Stopping Recruiters From Taking Your People

Q. Our industry is one that is actually growing during this recession.  Some of my people are getting calls from recruiters offering them new positions. We can't afford to lose anyone at this time. Is there any way to keep recruiters away from my people?

The short answer is no. Good recruiters are as good at their job as your best people are at theirs. Recruiting your best people is what they get paid to do. However, they don't offer your best people a new position as you state. They only offer them a potentially better opportunity. Maybe it is better, maybe it isn't. Determining that is what the interviewing process is all about from a candidate's perspective.

You can't stop recruiters from calling your people, but you can make your people recruiter resistant to a large degree. The best way to stop recruiters is by making sure that your best people don't want to leave. I have made thousands of recruiting calls in 30 years as a recruiter. Employees that really enjoy their work,  the company they work for, and respect their boss, generally thank me for calling and then turn down a new opportunity to move forward. Why?

I have discovered that the best way to defend against recruiters is to make sure you continually provide your employees with three things; 1) The opportunity to always be learning. Top talent require this. 2) Belief that they are a making an impact. Top talent don't want to just perform busy work. They want to know that their work is meaningful and impactful. 3) They are growing and becoming better. This requires a boss that they respect and that is willing to take the time to understand their needs. A boss that is willing to challenge them and makes sure year after year that they are better at what they do than the previous years. Most people don't leave a company, they leave their boss.

If you ensure that your employees are learning, impacting your company, and have a boss  they respect, you will also stop recruiters. A byproduct of this is that your company will get a reputation as a great place to work so finding new people will also be easier.

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I welcome  your thoughts and comments.

Brad Remillard

Is It Possbile To Find Reliable Recruiters?

Q. Our company has had bad experiences when using recruiters. How do we find a reliable recruiter?

A. One of the most important things a good recruiter must be able to do is recruit passive candidates, i.e. candidates that are not actively looking for a new job, but open to talk for the right opportunity. Good recruiters must be able to quickly identify the motivations of the candidate, present a compelling reason for them to talk with the recruiter, and gain the trust of the candidate. If they can’t do this, then those candidates willing to make a job change will tell the recruiter “Thanks, but no thanks.” Great recruiters are able to demonstrate to top talent how this opportunity will help them grow, how they will make an impact on the organization and work for a boss they can respect.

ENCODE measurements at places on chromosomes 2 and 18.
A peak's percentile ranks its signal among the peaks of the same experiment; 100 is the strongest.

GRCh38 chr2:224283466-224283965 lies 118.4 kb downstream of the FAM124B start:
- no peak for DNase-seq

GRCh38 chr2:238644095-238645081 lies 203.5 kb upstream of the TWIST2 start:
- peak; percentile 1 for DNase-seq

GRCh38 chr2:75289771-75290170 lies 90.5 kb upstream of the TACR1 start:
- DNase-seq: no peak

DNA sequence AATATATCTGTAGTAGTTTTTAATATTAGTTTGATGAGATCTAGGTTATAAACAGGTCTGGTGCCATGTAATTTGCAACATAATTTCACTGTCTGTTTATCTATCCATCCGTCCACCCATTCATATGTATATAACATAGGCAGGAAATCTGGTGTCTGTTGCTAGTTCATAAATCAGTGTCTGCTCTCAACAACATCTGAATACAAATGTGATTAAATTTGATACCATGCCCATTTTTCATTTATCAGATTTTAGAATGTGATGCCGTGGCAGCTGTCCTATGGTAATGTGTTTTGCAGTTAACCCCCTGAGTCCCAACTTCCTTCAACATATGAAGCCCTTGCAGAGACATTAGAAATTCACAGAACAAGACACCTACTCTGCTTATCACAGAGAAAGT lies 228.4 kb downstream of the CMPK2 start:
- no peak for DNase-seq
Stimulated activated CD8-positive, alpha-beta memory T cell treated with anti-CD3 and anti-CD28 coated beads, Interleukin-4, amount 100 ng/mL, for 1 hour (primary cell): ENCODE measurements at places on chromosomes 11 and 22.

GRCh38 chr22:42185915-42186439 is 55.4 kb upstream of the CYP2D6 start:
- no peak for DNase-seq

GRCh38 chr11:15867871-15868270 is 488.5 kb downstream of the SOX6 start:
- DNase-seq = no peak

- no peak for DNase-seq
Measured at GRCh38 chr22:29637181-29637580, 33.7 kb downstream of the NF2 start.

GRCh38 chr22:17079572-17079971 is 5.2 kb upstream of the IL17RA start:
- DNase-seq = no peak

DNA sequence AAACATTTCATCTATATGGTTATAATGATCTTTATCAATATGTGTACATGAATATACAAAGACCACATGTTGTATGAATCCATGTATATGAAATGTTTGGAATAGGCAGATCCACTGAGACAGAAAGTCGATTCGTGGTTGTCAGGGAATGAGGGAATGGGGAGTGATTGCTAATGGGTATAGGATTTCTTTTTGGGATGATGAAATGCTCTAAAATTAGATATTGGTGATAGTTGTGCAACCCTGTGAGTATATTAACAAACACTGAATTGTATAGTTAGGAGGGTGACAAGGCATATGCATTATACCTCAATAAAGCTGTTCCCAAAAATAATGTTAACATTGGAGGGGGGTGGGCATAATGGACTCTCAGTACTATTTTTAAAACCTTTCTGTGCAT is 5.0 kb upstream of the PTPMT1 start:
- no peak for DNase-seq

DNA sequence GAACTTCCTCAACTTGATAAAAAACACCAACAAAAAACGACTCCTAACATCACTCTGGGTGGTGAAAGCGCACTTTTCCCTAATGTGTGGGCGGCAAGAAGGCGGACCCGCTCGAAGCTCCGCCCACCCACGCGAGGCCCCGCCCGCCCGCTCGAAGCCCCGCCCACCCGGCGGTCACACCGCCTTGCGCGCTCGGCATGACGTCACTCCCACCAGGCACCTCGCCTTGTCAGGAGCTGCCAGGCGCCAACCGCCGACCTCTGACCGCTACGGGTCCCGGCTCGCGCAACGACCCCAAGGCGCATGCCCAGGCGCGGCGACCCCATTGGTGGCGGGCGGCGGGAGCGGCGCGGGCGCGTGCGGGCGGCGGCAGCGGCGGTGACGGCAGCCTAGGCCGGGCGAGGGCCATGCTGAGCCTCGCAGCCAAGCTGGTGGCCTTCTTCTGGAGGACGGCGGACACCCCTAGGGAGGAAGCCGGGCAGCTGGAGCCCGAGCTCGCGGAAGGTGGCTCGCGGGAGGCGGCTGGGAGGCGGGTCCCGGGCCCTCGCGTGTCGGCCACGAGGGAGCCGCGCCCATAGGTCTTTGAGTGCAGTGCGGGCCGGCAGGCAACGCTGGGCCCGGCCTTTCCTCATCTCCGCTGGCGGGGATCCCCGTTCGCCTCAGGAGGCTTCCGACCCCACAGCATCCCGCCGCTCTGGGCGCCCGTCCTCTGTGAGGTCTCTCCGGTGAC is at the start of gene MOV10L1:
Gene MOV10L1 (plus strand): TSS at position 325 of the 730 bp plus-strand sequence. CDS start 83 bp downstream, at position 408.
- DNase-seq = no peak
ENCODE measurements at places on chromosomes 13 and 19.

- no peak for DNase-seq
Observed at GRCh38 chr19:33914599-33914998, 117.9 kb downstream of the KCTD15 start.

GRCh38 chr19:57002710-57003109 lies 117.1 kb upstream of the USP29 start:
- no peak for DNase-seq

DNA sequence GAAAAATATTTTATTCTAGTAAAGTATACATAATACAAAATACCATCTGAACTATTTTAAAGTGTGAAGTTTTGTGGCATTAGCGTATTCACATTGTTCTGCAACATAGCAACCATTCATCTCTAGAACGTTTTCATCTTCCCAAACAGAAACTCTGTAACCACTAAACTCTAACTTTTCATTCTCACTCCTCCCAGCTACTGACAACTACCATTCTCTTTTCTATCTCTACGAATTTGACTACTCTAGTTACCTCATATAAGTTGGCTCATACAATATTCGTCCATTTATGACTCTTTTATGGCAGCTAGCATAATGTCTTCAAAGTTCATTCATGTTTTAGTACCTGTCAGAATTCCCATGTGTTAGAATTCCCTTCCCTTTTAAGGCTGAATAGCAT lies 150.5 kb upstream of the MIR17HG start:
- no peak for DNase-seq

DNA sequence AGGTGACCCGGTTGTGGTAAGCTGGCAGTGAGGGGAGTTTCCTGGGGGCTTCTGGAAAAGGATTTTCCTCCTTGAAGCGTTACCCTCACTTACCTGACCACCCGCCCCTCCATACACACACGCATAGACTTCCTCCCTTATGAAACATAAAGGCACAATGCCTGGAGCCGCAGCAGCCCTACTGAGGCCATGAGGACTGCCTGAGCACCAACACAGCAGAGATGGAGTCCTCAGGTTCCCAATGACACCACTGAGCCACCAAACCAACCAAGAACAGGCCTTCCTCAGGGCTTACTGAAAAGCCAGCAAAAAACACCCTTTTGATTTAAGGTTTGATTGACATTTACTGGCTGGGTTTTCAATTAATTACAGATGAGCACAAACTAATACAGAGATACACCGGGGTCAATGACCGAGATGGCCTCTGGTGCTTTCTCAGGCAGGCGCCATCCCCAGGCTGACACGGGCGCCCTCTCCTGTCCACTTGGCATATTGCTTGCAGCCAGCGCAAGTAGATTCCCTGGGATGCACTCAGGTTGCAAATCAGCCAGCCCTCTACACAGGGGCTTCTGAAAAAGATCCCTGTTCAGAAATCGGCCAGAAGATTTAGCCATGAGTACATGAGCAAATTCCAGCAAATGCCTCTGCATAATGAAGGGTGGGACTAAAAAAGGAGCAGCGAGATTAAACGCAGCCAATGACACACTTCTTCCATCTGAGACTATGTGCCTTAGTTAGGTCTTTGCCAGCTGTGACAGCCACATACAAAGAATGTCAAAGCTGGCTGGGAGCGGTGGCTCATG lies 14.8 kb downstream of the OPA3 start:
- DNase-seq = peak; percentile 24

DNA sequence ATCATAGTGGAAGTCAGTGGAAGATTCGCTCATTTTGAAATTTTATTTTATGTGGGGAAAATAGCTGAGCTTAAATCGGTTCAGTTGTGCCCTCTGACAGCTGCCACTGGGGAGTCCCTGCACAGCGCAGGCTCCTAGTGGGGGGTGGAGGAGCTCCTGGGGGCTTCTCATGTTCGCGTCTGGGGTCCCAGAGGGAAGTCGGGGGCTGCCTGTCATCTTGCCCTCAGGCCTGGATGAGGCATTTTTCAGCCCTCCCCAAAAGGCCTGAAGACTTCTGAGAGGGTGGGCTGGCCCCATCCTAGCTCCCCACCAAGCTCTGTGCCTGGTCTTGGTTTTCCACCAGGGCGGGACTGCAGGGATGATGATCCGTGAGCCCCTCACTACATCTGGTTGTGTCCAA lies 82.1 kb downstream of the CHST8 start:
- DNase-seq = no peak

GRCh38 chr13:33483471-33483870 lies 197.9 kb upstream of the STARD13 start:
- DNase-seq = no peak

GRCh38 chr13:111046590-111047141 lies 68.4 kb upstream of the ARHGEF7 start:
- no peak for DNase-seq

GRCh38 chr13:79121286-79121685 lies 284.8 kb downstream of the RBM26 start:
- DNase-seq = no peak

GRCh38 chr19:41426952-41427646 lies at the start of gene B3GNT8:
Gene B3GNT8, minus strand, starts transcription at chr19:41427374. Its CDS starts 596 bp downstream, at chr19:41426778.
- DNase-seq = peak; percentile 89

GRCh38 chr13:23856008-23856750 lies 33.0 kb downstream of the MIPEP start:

Good to great recruiters should add a lot more value to the hiring process than just finding candidates. The best recruiters are trusted advisers to the hiring manager and candidate. The recruiter meets multiple times at the company in order to understand the company’s culture and they should spend time with the hiring manager putting together the measurable goals to be achieved by the new person. The recruiter should help to develop an interviewing plan, they should clearly understand the needs of the candidate and communicate those to the company. The best recruiters will personally conduct a face-to-face interview with all candidates before presenting them to the company. A good recruiter will anticipate potential landmines, such as compensation issues, and address them before they explode. Finally, a good recruiter will alert the hiring manager to any issues that would cause the offer to be turned down, before the end of the process. In short, great recruiters do a lot more than just find people. They make sure that all the issues are addressed so the deal comes together and is a win/win for both. If the recruiter does a good job, two things will never happen; the hiring manager will never think, “You’re not the person I hired” and the candidate will never think, “This is not the position I accepted” or worse, “You’re not the person that hired me.”

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I welcome your thoughts and comments. Please forward this to your contacts on Facebook, LinkedIn, or anyone you think would benefit from this article.

Brad Remillard